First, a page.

Panic on the Right?
“The Republican message machine is a skeleton of its former self,” Luntz told me. “These people have no idea how the American people react to them.”
Luntz sees a disconnect between Republicans and voters that projects a grim future for the party. That contradicts what House and Senate Republicans are saying to each other in closed party conferences. While Luntz views 2006 election defeats as ominous portents, the party’s congressional leaders see only transitory setbacks and now dwell on bashing Democrats….
“The Republican Party that lost those historic elections was a tired, cranky shell of the articulate reformist, forward-thinking movement that was swept into office in 1994 on a wave of positive change,” Luntz wrote. He went on to say that the Republicans of 2006 “were an ethical morass, more interested in protecting their jobs than protecting the people they served. The 1994 Republicans came to ‘revolutionize’ Washington. Washington won.”
And here’s former Clinton political consultant Dick Morris as quoted by the Washington Examiner (h/t Drudge)…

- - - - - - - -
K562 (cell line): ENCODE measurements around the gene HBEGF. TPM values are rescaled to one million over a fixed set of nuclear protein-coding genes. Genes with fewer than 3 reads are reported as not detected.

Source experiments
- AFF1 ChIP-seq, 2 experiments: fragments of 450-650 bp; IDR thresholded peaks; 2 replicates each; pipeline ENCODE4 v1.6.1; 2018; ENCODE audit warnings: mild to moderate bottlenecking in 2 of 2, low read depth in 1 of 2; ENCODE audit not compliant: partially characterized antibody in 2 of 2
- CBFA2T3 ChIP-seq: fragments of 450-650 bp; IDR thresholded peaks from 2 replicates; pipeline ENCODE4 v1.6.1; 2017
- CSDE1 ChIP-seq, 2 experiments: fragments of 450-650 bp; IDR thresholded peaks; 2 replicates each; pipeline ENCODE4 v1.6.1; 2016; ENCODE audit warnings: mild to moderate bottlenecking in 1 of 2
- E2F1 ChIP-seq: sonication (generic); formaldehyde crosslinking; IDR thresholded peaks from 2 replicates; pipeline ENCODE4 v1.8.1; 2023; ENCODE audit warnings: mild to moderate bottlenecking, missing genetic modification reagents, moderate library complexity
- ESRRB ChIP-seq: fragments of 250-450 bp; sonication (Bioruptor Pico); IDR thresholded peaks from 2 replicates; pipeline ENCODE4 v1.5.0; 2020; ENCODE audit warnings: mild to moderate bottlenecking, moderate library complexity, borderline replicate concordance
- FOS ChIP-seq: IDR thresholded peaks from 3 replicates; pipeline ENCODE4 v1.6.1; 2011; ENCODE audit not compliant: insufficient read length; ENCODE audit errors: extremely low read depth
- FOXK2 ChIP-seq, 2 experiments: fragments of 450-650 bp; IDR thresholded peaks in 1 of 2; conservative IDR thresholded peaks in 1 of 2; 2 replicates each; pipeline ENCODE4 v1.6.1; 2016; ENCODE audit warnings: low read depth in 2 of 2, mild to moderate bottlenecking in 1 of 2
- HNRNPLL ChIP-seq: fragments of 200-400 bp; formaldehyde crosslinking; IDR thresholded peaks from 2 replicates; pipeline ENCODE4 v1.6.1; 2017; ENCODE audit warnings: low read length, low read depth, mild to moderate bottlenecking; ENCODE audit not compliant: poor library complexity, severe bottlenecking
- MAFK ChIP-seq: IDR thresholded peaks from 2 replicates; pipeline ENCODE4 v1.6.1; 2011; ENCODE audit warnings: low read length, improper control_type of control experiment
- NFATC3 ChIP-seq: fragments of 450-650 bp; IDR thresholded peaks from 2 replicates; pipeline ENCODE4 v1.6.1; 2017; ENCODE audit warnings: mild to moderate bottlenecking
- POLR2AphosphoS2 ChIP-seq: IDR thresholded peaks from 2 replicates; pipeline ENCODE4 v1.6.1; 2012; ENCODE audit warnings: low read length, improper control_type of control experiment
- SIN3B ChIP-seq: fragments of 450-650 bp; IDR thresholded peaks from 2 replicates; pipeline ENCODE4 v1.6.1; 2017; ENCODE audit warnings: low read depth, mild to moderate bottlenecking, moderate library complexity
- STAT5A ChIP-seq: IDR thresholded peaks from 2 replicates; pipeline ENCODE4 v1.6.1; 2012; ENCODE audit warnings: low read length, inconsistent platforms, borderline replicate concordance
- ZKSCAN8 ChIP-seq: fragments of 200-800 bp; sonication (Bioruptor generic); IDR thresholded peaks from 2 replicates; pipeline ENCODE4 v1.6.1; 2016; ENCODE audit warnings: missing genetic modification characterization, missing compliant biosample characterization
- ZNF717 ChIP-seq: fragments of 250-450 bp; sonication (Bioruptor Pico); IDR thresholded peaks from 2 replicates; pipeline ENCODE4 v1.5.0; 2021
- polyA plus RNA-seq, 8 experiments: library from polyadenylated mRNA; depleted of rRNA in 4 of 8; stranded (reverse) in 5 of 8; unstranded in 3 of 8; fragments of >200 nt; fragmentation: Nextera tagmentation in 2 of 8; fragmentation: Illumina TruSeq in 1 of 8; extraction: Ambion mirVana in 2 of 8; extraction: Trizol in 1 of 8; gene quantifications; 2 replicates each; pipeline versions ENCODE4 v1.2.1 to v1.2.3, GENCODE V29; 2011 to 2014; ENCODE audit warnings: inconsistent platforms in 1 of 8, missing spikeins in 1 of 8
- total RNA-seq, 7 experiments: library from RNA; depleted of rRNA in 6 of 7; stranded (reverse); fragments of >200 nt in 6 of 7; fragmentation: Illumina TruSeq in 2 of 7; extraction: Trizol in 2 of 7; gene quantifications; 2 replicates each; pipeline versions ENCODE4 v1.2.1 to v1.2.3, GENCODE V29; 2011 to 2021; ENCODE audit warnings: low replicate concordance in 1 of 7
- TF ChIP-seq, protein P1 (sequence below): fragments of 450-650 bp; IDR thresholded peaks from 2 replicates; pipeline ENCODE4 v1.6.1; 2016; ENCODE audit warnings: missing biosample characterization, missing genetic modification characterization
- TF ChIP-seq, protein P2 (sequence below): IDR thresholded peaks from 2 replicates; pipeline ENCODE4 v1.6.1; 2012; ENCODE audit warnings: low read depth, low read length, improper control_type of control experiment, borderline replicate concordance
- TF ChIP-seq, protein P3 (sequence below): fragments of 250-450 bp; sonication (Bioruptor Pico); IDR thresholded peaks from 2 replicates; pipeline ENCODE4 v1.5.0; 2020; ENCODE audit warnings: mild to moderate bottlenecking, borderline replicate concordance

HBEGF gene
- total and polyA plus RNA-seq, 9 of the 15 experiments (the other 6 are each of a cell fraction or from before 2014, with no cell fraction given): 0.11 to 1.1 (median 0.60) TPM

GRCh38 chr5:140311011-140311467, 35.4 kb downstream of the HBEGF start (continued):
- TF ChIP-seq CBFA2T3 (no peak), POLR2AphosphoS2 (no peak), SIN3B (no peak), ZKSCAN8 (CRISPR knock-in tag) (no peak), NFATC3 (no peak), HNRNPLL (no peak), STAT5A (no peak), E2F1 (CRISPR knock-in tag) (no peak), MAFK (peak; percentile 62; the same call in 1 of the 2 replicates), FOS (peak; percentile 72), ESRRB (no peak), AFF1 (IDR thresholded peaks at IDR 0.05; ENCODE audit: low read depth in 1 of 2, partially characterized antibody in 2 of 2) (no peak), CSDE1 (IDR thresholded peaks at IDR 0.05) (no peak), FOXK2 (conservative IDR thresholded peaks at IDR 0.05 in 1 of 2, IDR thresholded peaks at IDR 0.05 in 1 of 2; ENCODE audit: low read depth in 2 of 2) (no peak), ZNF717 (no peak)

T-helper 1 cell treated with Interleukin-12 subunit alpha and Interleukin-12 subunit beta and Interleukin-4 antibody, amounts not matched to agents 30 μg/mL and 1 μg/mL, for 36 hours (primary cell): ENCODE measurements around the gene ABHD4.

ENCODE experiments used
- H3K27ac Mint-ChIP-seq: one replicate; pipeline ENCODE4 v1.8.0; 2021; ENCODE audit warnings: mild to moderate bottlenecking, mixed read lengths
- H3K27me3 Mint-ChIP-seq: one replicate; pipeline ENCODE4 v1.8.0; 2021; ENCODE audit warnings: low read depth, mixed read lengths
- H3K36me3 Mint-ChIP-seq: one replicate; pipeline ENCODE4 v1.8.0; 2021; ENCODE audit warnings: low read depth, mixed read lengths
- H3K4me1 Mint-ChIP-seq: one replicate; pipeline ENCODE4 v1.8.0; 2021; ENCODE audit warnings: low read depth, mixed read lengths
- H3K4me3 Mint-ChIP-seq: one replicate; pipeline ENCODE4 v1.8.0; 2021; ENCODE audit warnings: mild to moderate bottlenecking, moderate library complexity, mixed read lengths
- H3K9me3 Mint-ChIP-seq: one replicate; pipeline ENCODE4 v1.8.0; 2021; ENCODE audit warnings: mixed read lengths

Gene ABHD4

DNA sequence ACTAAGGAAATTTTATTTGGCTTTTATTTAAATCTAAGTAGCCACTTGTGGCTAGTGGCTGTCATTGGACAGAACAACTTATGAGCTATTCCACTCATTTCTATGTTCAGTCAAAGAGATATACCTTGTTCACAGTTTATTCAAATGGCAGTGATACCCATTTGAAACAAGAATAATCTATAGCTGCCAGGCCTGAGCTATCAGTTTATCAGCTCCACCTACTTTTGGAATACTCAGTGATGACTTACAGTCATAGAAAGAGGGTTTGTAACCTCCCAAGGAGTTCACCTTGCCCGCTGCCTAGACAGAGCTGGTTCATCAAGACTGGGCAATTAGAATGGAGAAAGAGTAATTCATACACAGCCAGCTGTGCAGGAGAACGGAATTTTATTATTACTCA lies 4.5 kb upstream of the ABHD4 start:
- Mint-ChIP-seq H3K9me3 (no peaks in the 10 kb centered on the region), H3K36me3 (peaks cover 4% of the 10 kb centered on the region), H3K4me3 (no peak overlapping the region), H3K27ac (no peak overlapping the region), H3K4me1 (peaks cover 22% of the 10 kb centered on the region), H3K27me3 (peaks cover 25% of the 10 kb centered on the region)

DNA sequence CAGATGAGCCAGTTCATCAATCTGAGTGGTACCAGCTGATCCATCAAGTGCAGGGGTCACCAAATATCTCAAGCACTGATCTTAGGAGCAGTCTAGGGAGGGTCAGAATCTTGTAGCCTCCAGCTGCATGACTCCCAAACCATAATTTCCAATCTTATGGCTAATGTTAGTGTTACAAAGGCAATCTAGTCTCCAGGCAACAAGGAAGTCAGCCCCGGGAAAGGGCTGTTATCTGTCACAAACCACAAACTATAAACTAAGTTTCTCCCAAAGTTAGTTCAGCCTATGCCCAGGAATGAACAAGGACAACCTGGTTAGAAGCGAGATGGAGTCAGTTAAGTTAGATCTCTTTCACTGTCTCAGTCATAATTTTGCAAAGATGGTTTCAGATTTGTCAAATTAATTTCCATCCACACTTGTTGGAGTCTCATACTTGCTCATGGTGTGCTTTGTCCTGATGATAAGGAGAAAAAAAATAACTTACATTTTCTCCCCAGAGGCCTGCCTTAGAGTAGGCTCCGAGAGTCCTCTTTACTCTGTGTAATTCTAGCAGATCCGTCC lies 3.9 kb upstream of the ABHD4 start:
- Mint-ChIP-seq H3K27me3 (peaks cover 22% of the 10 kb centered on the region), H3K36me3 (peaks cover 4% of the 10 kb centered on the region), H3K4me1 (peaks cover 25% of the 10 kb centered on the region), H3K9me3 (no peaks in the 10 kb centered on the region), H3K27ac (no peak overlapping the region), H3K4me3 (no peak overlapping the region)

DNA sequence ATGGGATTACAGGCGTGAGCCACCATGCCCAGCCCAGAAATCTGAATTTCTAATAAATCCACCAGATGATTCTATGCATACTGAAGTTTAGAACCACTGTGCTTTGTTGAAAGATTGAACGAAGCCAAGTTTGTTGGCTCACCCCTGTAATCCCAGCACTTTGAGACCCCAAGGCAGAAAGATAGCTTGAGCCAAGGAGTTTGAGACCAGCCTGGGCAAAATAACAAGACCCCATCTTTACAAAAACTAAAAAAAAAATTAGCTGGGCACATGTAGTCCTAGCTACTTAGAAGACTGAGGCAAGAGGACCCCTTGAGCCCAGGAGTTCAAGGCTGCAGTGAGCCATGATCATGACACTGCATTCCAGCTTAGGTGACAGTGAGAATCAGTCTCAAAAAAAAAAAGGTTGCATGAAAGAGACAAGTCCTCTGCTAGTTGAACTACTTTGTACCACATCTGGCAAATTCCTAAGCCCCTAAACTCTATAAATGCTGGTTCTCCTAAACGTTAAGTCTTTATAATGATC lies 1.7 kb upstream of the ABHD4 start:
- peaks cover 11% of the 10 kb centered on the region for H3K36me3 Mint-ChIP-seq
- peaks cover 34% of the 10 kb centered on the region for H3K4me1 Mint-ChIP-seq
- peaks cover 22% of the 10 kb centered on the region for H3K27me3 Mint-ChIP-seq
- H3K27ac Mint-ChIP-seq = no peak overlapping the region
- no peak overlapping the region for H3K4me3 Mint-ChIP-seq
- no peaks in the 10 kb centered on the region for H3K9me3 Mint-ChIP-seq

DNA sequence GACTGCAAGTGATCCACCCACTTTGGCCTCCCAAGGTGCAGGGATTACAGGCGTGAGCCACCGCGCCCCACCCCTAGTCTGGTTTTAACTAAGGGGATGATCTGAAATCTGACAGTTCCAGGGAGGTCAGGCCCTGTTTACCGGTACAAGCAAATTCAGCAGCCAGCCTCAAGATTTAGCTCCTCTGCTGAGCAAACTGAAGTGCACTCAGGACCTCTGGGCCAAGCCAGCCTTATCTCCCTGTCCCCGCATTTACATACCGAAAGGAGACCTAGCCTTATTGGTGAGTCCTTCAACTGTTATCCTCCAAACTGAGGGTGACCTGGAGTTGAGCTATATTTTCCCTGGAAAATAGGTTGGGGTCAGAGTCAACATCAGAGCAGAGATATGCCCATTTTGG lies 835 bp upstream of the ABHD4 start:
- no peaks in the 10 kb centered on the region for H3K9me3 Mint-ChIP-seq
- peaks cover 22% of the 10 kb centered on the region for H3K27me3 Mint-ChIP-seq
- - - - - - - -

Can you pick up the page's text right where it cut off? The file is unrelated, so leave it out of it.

No matter what happens, the situation in Iraq will “assure that the GOP gets massacred in 2008 congressional elections.” In 2010, the Republicans will take back the Congress — “Hillary will give Republicans the same gift she gave them in 1994” — and they’ll win the presidency in 2012, but thanks to demographic shifts favoring Democrats (namely the rising Hispanic and African-American populations), “that will be the last Republican president we’ll ever see.”Before the 2006 elections, you could find Republican strategists talking about how demography was going to guarantee a Republican majority into the future, since more babies are born in red states than in blue ones. Now, we’re seeing a wave of contrary predictions, ala Dick Morris, forecasting that Republicans are doomed to become nothing more than a regional party. That’s quite a switch in prognostication, more than should be discernable from the results of a single election. Either someone was wrong before, or someone is wrong now (or I suppose, everyone has been and continues to be wrong, all of the time!)
One thing seems pretty clear to me at this stage; Morris’ prediction stands a much better chance of coming true, if the National Republican Party continues its current strategy of totally writing off blue states in the northeast without a fight.
So who do you think is over-reacting, and who’s taking the long view?